Convergence--the notion that computers, televisions, stereos and telephones would all become one--was the buzzword du jour a decade ago. Media and computer executives were quite taken with the "multimedia PCs" that had just come out, and many fancied that computers would soon be so capable that they would become the natural hub of communications and entertainment in the home. But the technology was actually not that capable, and the executives were soon distracted by a new fad called the Internet.
Now convergence is back, with grand pronouncements by Philips, Pioneer, Samsung and other big gadget makers promising that their forthcoming products will make our sofa-bound hours of entertainment that much more pleasurable. Communications, in this go-round, has been shoved to the backseat. The current thinking is that consumers will not add these novel devices, referred to as home media servers or digital media receivers, to their already cluttered entertainment centers because the gear is useful. They will buy the things because they are fun.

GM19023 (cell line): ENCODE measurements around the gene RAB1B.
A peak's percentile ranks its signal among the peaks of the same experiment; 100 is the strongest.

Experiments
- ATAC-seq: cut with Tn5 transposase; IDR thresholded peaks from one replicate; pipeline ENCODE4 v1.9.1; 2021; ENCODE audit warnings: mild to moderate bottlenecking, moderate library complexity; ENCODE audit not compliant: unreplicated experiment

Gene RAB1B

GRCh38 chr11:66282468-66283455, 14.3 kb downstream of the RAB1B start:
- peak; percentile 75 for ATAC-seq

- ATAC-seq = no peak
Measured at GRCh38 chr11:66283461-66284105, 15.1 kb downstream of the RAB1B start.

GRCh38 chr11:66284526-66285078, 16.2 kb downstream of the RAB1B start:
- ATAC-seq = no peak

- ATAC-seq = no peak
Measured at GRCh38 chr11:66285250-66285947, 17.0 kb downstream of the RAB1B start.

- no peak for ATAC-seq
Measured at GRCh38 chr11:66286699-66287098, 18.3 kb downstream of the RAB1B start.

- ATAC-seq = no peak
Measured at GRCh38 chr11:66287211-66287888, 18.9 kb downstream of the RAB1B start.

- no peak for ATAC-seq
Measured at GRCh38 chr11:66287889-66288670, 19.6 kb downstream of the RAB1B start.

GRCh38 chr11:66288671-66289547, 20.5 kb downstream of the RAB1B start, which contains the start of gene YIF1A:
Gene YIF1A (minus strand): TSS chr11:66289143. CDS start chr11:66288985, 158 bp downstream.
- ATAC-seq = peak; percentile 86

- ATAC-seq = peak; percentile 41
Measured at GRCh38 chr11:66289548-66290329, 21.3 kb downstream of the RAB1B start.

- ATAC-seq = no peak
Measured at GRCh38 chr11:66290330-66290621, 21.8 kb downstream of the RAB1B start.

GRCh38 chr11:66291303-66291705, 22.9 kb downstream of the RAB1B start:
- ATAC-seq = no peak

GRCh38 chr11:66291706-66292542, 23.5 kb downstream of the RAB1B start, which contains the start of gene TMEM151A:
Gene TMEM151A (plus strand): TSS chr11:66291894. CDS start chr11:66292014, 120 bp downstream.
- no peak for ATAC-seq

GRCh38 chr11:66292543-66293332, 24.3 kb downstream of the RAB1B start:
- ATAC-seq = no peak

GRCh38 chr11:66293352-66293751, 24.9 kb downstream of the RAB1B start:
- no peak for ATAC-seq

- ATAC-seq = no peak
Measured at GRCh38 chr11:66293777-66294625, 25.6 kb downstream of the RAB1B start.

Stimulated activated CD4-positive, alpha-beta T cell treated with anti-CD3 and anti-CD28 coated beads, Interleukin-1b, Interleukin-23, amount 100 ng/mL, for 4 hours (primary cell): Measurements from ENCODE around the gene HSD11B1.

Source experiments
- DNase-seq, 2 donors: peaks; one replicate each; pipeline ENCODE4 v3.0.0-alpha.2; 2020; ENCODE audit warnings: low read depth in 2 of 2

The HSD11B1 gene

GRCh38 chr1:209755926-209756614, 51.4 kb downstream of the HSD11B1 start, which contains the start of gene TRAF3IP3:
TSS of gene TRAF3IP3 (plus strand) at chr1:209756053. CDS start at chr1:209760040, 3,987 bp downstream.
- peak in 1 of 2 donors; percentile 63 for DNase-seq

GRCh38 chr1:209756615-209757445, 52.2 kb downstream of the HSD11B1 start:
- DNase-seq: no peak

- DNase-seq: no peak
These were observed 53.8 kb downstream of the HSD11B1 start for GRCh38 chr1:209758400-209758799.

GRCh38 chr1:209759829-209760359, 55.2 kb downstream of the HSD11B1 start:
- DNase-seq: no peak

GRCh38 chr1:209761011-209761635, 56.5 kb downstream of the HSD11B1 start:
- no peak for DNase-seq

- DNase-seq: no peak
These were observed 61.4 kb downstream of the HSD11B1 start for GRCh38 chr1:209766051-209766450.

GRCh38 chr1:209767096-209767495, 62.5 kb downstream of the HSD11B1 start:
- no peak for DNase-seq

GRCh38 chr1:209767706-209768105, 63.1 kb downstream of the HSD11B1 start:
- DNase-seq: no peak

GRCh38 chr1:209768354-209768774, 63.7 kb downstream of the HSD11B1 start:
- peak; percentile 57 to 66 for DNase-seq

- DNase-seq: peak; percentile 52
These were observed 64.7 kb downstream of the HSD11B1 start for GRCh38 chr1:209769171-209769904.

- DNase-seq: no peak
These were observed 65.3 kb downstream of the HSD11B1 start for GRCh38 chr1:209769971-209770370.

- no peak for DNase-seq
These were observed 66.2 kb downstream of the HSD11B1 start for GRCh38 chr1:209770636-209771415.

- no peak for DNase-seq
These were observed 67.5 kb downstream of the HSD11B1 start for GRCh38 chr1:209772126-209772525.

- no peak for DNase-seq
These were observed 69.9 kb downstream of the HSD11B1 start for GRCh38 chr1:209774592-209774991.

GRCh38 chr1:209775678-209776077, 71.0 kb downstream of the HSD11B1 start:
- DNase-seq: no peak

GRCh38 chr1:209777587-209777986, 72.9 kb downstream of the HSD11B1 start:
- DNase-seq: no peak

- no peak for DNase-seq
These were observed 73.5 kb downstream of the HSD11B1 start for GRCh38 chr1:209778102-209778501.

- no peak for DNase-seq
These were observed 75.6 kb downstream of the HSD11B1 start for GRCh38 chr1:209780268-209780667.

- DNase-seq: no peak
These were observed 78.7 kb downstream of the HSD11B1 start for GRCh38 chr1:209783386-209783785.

This article was originally published with the title Converging on the Couch.